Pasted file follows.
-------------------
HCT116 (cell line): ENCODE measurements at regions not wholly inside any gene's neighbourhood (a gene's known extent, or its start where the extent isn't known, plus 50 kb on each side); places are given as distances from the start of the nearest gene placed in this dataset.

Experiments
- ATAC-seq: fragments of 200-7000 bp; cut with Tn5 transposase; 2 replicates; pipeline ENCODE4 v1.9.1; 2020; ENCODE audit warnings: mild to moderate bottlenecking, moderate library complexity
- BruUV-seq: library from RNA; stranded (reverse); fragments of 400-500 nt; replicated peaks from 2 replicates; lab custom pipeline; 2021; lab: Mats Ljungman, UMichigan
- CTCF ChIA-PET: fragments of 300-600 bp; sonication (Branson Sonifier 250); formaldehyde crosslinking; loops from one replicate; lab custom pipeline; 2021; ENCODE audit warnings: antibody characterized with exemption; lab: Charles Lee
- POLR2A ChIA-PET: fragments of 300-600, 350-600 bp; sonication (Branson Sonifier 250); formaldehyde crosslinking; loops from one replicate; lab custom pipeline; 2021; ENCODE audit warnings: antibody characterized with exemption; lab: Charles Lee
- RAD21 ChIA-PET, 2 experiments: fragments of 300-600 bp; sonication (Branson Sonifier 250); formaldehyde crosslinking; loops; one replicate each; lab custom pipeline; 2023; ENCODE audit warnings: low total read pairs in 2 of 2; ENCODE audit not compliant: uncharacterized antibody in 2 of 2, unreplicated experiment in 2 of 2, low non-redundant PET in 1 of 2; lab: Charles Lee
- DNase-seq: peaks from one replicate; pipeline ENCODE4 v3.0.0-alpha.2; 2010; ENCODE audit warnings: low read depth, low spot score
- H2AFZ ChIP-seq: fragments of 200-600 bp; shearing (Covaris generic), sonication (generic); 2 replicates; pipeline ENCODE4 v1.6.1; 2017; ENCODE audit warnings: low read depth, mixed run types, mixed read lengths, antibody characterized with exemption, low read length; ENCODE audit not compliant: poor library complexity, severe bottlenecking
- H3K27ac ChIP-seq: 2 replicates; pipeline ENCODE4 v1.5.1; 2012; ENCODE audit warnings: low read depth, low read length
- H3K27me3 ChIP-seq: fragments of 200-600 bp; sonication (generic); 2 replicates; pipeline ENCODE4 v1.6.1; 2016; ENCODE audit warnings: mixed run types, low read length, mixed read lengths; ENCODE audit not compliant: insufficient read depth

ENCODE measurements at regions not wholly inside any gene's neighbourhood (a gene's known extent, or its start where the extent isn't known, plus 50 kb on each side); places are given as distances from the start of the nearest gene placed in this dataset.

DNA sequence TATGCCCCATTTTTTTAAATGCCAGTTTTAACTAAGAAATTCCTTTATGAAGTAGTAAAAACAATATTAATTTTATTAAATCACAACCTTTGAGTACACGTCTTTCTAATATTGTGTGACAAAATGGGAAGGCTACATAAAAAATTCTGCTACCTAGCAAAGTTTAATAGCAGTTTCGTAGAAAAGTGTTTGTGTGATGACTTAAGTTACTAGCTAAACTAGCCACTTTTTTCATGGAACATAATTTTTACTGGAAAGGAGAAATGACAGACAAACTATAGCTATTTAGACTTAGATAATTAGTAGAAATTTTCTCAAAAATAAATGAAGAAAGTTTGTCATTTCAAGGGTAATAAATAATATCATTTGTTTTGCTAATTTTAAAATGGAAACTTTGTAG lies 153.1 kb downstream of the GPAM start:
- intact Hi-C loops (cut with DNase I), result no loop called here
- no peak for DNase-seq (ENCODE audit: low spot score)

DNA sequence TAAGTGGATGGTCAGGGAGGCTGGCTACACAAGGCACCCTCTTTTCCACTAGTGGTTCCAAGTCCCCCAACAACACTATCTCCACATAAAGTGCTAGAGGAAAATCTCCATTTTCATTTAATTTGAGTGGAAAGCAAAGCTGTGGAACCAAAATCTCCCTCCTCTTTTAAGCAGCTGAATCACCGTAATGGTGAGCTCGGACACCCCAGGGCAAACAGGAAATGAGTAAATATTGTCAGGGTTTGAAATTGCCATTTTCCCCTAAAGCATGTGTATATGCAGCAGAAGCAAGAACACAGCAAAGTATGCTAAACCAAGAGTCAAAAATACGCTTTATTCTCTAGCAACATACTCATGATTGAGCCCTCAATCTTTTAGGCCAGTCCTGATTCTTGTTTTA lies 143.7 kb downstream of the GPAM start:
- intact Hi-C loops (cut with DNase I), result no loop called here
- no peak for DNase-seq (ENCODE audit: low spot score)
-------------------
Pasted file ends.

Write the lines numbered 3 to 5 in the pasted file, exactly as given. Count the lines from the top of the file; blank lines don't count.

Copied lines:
- ATAC-seq: fragments of 200-7000 bp; cut with Tn5 transposase; 2 replicates; pipeline ENCODE4 v1.9.1; 2020; ENCODE audit warnings: mild to moderate bottlenecking, moderate library complexity
- BruUV-seq: library from RNA; stranded (reverse); fragments of 400-500 nt; replicated peaks from 2 replicates; lab custom pipeline; 2021; lab: Mats Ljungman, UMichigan
- CTCF ChIA-PET: fragments of 300-600 bp; sonication (Branson Sonifier 250); formaldehyde crosslinking; loops from one replicate; lab custom pipeline; 2021; ENCODE audit warnings: antibody characterized with exemption; lab: Charles Lee